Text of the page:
DSC_0319Kate and I were both quickly taken with the amount of vending machines dotted about the place – while we disappointingly didn’t see any knickers on sale, which I’m told is true but never managed to verify for myself, there were drinks available everywhere.

In the record heat that Japan was experiencing during our stay, those easily available beverages came as both a relief and necessity.

DSC_0004After a few days we popped over to Kyoto on a train which cost more than many of the flights we’ve taken so far on this trip. Eye-watering.

Having said that, it afforded more leg room than any transportation I’ve ever been on and departed/arrived at the exact minutes it was supposed to, despite those times being some hours apart.

Kyoto is a splendid city, and while the amount of temple-hopping we did in Japan made me introduce a three-temple maximum in any city, the ones we saw will linger long in my memory.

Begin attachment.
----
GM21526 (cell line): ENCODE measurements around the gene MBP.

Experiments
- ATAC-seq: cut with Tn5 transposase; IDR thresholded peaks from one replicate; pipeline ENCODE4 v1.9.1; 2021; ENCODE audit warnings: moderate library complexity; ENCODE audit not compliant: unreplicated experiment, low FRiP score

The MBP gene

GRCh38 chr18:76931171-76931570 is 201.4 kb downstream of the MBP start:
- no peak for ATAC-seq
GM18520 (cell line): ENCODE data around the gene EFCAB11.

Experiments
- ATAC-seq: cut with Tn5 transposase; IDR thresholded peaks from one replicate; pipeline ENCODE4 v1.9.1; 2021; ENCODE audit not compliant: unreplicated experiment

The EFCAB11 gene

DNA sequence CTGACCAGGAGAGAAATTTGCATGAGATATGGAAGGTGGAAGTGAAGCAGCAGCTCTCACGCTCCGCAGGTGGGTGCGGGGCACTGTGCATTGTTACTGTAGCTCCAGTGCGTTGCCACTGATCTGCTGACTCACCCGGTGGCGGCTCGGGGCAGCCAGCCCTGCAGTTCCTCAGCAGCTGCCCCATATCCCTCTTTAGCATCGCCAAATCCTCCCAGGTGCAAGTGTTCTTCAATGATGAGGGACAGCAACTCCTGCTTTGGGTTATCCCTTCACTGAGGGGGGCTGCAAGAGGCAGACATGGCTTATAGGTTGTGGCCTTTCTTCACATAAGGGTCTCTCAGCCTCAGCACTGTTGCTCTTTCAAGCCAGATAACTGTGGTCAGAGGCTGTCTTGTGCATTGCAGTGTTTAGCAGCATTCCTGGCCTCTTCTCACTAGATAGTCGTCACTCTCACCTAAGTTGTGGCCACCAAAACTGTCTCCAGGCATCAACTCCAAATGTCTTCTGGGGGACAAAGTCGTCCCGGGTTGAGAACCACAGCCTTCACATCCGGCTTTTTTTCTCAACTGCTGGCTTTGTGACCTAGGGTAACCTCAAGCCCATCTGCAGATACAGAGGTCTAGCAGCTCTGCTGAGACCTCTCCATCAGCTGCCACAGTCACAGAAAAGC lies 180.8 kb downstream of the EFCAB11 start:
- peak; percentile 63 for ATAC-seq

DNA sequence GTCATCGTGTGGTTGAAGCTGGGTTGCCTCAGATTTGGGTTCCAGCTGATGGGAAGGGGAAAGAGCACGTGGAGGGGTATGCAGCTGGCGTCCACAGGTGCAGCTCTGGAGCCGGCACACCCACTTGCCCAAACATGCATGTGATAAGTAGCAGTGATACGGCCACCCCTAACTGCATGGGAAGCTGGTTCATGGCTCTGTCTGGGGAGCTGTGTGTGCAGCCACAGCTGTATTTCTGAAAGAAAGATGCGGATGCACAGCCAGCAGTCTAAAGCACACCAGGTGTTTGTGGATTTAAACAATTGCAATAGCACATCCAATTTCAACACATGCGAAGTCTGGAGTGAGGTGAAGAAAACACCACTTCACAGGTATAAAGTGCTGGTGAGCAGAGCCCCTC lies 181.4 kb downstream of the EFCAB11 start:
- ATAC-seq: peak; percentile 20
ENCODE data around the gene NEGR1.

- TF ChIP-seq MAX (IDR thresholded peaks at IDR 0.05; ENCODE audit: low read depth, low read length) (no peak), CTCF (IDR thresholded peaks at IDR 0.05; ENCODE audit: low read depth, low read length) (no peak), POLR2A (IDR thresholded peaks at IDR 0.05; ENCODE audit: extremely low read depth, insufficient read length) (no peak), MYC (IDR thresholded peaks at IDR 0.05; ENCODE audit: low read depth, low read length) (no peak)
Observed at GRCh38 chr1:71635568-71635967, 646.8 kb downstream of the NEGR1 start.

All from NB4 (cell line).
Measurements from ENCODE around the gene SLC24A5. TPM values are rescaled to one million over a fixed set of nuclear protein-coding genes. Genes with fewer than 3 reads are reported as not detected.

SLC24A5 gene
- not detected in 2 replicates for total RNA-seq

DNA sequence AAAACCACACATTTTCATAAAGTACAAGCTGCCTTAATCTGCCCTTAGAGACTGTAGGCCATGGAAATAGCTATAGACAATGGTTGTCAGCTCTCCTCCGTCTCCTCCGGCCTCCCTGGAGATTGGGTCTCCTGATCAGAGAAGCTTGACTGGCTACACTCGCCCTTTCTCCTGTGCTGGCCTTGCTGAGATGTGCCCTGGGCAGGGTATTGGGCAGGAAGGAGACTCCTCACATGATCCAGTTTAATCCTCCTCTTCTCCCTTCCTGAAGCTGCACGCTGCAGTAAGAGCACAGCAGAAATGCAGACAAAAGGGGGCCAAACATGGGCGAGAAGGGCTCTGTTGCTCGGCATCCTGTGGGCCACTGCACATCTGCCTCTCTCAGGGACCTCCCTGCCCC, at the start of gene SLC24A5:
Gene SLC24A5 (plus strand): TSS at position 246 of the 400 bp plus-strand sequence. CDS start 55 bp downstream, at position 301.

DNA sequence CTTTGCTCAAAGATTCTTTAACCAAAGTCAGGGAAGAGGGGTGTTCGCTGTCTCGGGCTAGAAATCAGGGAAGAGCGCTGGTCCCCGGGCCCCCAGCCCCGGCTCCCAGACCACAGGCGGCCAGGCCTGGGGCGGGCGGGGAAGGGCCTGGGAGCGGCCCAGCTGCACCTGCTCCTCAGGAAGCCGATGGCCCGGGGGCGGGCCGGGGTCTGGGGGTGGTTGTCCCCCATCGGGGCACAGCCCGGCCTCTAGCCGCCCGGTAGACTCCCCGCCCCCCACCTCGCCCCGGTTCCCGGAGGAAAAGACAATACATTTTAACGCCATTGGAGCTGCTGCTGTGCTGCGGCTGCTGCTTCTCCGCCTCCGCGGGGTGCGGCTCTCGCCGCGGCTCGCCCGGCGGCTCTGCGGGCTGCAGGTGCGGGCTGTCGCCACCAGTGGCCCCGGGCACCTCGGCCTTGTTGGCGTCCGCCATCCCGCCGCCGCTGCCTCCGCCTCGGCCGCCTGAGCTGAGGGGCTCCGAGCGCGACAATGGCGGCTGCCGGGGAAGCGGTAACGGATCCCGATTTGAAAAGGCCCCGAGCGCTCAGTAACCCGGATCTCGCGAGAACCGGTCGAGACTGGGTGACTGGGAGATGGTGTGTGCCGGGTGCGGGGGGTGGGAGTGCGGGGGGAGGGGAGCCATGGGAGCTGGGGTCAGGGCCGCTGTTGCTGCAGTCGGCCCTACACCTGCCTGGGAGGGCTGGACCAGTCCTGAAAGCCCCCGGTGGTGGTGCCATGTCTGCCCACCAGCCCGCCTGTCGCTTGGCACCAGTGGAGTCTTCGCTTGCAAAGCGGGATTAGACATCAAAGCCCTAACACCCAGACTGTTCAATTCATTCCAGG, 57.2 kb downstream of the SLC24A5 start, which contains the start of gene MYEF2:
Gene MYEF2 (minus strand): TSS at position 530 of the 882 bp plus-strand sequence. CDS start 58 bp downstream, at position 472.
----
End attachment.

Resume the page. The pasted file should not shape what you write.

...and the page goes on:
I’ll also never forget the 100 degree heat in which we sweltered. Apparently it even reached 103 in Japan when we were in Tokyo, a record for the country’s recorded temperature history. Bet those vending machines were doing a roaring trade.

The Golden Pavilion, Kinkaku-ji, is a delight. On a brutally hot day, it appeared before us even brighter than the sun.

DSC_0187You can pay your respects by leaving incense at one of the temples at the Golden Pavilion’s complex.

DSC_0217But my favourite temple was the leafy Daitokuji complex of temples.

One of them in particular was silent, its thick foliage fought bravely against the invading waves of heat, and it was everything I wanted a temple to be – small, intimate, thoughtful.

DSC_0347It was such a relief to be in a cool garden that day, with the temperatures again close to triple figures.

DSC_0468This large water bowl was brought over from Korea.

DSC_0360And if you look round temples in Japan, you’ll frequently find spruce cemeteries which are very reverential to those who have passed away.

DSC_0375These chaps look old but are still clearly used in rituals by relatives of the dead.